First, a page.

As he began to thank the gentleman profusely for what he had just done, the gentleman said, “Aren’t you wondering why I did this?”
“Wondering?” my uncle blurted out. “To me this is a miracle. It’s like man min hashamayim (the food that fell miraculously from Heaven for the Jews in the desert.)”
“Sit down,” the gentleman said. “Let me tell you a story and then you will understand.”
“It was twenty-five years ago.” The gentleman began, “on the afternoon of my wedding day. I was so poor that my parents could not even afford to buy me a hat to wear to my chuppah. I lived in Williamsburg (an Orthdox neighborhood in Brooklyn, New York) at the time, so I walked to Broadway where there was a famous Jewish
hat store. I went in and told the owner, “I’m getting married tonight, but my parents are poverty stricken and can’t afford to buy me a hat. Could you please do me a favor and give me a hat? I promise you that tomorrow morning I will come in and pay you with some of the money that I hope to get tonight as wedding presents.”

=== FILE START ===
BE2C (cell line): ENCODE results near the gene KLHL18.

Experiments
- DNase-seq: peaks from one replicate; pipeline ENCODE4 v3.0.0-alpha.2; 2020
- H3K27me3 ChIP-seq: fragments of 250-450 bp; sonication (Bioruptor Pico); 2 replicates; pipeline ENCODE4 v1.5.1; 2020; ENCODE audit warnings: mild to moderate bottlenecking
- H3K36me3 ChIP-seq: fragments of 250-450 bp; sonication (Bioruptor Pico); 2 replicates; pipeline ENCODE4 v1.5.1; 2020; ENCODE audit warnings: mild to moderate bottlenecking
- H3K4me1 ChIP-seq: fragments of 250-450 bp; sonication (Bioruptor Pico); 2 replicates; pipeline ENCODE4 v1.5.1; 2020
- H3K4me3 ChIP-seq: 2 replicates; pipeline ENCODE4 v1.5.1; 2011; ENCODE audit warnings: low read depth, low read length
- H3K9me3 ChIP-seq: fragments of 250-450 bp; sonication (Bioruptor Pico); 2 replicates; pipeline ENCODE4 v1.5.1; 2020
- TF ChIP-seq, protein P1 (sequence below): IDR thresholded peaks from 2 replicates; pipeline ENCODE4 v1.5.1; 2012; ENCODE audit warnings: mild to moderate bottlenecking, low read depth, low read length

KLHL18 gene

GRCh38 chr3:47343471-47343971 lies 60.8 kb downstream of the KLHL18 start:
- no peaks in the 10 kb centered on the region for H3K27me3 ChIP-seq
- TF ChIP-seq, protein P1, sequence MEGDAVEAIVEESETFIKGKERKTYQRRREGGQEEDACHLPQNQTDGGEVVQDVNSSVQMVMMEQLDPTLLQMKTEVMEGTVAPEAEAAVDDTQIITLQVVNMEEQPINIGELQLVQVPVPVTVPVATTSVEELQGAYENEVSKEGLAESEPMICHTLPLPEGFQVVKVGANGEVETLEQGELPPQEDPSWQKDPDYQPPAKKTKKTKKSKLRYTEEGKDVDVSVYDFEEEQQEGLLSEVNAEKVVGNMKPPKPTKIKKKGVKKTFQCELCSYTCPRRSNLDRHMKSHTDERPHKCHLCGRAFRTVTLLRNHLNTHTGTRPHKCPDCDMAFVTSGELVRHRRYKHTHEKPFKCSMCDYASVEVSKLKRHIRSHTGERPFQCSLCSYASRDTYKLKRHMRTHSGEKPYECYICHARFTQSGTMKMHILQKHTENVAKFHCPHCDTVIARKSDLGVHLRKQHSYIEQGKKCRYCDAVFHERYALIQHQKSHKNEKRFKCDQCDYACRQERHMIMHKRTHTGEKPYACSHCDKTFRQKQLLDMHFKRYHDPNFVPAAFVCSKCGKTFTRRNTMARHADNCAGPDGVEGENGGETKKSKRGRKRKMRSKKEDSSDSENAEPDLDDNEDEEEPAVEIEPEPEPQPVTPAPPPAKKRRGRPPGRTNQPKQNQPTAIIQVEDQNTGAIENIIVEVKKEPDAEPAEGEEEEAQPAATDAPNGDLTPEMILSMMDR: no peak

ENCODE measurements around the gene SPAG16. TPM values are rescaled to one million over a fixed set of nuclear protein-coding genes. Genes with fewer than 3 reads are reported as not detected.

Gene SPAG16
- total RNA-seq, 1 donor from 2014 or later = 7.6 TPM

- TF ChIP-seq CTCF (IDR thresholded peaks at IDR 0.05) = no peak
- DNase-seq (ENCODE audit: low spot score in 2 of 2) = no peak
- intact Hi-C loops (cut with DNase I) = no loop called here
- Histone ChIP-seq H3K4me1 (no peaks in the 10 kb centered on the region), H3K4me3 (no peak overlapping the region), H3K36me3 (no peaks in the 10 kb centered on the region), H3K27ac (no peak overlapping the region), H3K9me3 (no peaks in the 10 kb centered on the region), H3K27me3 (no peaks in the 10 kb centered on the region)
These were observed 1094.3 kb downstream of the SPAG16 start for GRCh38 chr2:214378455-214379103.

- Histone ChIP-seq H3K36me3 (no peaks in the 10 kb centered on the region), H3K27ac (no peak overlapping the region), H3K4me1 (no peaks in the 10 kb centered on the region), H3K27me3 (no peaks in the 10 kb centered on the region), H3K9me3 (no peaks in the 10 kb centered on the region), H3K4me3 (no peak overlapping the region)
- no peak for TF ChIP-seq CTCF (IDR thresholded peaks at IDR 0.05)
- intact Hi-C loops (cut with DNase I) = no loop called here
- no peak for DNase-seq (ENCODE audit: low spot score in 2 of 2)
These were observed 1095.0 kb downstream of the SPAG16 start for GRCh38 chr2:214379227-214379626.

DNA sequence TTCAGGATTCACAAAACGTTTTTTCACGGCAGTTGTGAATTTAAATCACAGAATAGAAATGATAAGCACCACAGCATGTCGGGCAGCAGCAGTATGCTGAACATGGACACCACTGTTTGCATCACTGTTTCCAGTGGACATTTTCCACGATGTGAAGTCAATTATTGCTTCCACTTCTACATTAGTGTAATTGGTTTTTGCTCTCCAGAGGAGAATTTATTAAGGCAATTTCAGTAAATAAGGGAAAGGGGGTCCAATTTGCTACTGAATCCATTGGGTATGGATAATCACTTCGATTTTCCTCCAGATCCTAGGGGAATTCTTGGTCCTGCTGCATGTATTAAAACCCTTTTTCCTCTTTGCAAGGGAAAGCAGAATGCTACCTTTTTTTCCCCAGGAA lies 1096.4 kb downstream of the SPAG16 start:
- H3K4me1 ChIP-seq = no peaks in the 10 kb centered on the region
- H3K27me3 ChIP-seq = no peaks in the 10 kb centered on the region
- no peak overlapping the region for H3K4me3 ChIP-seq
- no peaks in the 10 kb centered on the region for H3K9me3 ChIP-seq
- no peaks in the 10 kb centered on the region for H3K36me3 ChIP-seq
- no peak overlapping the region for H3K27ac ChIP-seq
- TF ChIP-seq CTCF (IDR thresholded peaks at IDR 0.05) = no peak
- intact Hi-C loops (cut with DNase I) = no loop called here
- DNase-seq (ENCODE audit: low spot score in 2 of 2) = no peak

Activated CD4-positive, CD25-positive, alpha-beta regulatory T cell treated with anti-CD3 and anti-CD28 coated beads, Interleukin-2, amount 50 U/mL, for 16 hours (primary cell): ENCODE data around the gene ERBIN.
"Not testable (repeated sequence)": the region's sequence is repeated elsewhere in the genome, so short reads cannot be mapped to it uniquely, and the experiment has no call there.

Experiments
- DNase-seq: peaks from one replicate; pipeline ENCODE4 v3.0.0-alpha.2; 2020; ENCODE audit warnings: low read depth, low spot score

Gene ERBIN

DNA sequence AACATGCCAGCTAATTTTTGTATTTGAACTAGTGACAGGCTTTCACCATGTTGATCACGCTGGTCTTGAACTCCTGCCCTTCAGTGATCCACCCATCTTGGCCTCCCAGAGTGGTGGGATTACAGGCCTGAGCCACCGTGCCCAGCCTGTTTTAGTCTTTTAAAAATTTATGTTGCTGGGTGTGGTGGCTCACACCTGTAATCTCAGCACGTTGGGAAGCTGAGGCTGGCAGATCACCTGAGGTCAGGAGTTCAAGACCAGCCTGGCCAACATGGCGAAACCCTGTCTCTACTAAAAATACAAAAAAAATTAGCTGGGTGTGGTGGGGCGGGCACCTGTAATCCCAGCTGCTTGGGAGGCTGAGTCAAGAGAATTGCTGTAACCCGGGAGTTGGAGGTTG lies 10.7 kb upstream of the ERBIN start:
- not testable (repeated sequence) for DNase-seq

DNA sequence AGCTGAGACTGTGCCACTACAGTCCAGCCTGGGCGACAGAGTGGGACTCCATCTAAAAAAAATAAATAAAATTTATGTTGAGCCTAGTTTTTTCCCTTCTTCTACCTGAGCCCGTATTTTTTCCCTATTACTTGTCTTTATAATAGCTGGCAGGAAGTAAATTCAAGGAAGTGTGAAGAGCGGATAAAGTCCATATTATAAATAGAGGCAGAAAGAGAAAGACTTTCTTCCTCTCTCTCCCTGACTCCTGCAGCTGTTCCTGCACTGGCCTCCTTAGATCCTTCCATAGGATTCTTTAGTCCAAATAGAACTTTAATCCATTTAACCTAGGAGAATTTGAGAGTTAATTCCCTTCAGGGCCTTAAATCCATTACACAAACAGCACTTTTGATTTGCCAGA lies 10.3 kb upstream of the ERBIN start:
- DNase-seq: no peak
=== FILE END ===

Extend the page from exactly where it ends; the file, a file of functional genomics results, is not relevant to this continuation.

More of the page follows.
“The man behind the counter looked me over and then answered, ‘You look like an honest yeshivah bachur (student). I’ll give you the hat.’
“I was so happy and grateful to him, “continued the gentleman. “I walked outside and a few stores down was a liquor store, also owned by a Jewish man. I knew very well that my parents couldn’t afford any liquor for the wedding, so I went in and said to the man behind the counter, ‘I’m getting married tonight and my parents do not have money to buy any liquor. Would you be so kind as to give me a few bottles for the wedding? I promise that tomorrow morning I will come in and pay you from the money that I hope to get as wedding gifts.’